A woman walks through the departures area at the international terminal at Narita International Airport in Narita, Chiba Prefecture on April 7, 2020. (AFP/Charly Triballeau)
Japan on Thursday partially resumed international flights, with a chartered plane leaving Narita Airport near Tokyo bound for Vietnam.
The flight is the first of three arranged by the Japanese Chamber of Commerce and Industry in Vietnam and operated by Vietnam Airlines that will depart from Narita Airport from Thursday through Saturday.
The plane departed Japan with 150 passengers aboard, all of whom were provided with protective gowns and face masks for the flight as a measure to help prevent the spread of the novel coronavirus (COVID-19).
On their arrival at northern Vietnam's Van Don International Airport, the passengers will have to undergo a polymerase chain reaction (PCR) test for the virus and then self-quarantine for two weeks.
Production at some Japanese facilities based in Vietnam have suffered due to a lack of Japanese workers.
"I am more relieved, than happy. We will now have the human resources we need to restart our operations," Sharp Manufacturing Vietnam Chairman Wada Kazuhito was quoted by local media as saying.
In total, the three flights will carry around 440 business people to Vietnam, with Japan's foreign ministry hoping to see the return of workers from Vietnam, including those on its technical trainee program, as it eyes lifting its entry ban to those from Vietnam.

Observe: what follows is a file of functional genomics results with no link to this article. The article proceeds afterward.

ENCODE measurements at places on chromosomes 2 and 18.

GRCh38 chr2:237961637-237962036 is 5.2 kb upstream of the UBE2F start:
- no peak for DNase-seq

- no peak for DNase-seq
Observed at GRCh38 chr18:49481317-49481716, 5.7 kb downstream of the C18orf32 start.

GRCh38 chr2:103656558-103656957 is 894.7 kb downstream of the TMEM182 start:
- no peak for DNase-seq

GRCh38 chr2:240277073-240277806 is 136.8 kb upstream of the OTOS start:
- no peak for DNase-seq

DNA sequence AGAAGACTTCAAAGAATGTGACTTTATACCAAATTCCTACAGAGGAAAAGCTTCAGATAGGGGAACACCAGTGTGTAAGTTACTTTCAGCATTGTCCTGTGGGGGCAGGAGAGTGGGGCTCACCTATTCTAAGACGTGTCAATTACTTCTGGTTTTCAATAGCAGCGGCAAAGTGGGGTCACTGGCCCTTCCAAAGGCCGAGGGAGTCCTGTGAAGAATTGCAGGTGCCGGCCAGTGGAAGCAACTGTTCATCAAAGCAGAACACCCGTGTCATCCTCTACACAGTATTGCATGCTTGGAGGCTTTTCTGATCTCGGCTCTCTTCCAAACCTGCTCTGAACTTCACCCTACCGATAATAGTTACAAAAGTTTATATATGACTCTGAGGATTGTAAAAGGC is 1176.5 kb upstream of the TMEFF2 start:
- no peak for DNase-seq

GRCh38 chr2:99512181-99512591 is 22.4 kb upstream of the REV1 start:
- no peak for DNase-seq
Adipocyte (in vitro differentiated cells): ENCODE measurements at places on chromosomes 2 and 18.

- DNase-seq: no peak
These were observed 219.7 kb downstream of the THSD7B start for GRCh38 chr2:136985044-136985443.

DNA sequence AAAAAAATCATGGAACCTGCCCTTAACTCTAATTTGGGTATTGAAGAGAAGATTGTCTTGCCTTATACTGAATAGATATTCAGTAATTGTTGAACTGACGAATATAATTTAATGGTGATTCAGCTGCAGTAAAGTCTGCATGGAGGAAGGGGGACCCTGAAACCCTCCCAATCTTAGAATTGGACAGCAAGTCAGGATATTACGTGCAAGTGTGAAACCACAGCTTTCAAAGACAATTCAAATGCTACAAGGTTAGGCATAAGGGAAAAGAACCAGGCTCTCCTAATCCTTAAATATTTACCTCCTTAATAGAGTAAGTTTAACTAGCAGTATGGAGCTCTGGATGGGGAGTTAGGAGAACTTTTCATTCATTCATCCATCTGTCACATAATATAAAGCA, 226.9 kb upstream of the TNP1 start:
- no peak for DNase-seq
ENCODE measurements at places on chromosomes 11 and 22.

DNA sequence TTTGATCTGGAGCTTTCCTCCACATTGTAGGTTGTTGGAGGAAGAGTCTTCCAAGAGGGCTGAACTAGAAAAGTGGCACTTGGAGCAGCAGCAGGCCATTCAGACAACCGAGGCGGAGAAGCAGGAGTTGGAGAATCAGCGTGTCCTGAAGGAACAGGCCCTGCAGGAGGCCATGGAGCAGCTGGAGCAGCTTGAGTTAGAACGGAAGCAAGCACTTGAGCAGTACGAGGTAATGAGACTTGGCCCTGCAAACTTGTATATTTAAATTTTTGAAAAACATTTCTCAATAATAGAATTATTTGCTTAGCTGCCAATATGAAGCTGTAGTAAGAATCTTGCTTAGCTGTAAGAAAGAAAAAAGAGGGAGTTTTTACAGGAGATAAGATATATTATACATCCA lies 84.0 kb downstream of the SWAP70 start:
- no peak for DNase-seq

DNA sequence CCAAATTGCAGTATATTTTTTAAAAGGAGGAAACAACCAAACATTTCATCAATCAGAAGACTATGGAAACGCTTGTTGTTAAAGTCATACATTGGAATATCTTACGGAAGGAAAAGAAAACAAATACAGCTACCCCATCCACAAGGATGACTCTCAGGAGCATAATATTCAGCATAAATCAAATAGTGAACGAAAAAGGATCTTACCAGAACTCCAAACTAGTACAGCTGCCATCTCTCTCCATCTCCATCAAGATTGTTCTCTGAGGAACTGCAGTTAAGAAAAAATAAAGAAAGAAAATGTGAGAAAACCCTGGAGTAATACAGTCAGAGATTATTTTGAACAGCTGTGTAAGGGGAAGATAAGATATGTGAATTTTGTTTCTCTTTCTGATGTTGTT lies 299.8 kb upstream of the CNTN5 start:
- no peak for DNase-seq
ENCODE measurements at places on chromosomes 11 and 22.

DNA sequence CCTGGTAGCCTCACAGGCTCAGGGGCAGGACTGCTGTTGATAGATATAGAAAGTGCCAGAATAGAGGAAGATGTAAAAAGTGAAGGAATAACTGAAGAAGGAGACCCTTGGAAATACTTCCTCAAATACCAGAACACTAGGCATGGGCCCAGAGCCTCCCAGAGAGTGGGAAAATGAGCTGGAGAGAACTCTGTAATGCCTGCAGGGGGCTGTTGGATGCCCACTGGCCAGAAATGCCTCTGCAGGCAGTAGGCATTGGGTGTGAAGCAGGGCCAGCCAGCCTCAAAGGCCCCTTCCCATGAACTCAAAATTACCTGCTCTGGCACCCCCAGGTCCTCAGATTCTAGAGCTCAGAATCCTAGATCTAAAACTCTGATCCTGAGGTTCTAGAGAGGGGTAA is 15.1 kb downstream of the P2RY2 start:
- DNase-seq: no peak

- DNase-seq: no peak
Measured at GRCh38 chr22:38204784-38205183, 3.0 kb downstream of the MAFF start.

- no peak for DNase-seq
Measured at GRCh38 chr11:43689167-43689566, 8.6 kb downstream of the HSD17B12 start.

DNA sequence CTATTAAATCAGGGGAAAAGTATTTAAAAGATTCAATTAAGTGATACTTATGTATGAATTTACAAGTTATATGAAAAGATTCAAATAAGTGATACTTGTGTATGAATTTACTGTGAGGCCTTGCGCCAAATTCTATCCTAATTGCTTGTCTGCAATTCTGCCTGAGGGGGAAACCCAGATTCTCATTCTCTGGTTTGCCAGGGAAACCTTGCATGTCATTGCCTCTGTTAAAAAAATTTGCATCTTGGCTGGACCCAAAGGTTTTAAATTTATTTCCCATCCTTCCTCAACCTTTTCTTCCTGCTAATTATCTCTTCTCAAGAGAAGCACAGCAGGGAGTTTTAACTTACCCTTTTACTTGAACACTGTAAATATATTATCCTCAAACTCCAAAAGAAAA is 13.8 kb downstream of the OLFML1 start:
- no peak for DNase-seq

Earlier this month, the government here announced it was planning to ease its coronavirus-linked travel restrictions this summer by allowing, at first, the entry of up to 250 business people per day from Australia, New Zealand, Thailand and Vietnam.
Japan currently has an entry ban in place from 111 countries and regions and foreign travelers who have visited countries on the banned list within two weeks wanting to enter Japan would be refused entry, the foreign ministry has said.
The ministry also said that 177 countries and regions have imposed varying levels of restrictions on entry from Japan.
Australia and New Zealand have reportedly said it may still be too early to allow entry of Japanese travelers amid continued concerns over the possible spread of the coronavirus.
Travelers from the permitted overseas countries would have to undergo PCR coronavirus tests before arriving in Japan to prove they are negative for COVID-19.
Upon landing in Japan, they will be required to take another PCR test, sources with knowledge of the matter have said.
Those qualifying for entry will be required to submit to officials details of their place of residence during their visit as well as an itinerary of places they intend to visit, the sources said.
They may be asked to refrain from using public transport and possibly be required to use a GPS app on their smartphones so in the case they are or do become infected, contact-tracing can be carried out.
Aside from Vietnam, Japan has also been in talks with Australia, New Zealand and Thailand as the potential first batch of travelers it reopens its doors to, although the government would like the measure to be reciprocal.
The four countries were picked owing to the fact that they have been judged to have successfully brought the coronavirus outbreak under control in their respective countries and owing to business ties between Japan and the countries.
The government here said that following its initial easing of entry restrictions for the four countries, it will look to further expand the easing of restrictions applicable to China, South Korea and the United States.
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